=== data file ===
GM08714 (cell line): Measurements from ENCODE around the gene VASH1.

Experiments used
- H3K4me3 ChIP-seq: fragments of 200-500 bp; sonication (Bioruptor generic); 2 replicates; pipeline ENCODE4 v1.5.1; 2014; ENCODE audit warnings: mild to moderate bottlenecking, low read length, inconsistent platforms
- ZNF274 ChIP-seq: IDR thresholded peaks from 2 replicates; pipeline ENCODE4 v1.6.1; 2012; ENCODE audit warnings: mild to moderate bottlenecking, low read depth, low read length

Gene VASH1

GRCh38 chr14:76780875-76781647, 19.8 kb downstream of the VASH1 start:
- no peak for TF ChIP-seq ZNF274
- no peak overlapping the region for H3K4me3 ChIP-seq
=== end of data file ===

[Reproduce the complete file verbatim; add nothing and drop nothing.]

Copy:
GM08714 (cell line): Measurements from ENCODE around the gene VASH1.

Experiments used
- H3K4me3 ChIP-seq: fragments of 200-500 bp; sonication (Bioruptor generic); 2 replicates; pipeline ENCODE4 v1.5.1; 2014; ENCODE audit warnings: mild to moderate bottlenecking, low read length, inconsistent platforms
- ZNF274 ChIP-seq: IDR thresholded peaks from 2 replicates; pipeline ENCODE4 v1.6.1; 2012; ENCODE audit warnings: mild to moderate bottlenecking, low read depth, low read length

Gene VASH1

GRCh38 chr14:76780875-76781647, 19.8 kb downstream of the VASH1 start:
- no peak for TF ChIP-seq ZNF274
- no peak overlapping the region for H3K4me3 ChIP-seq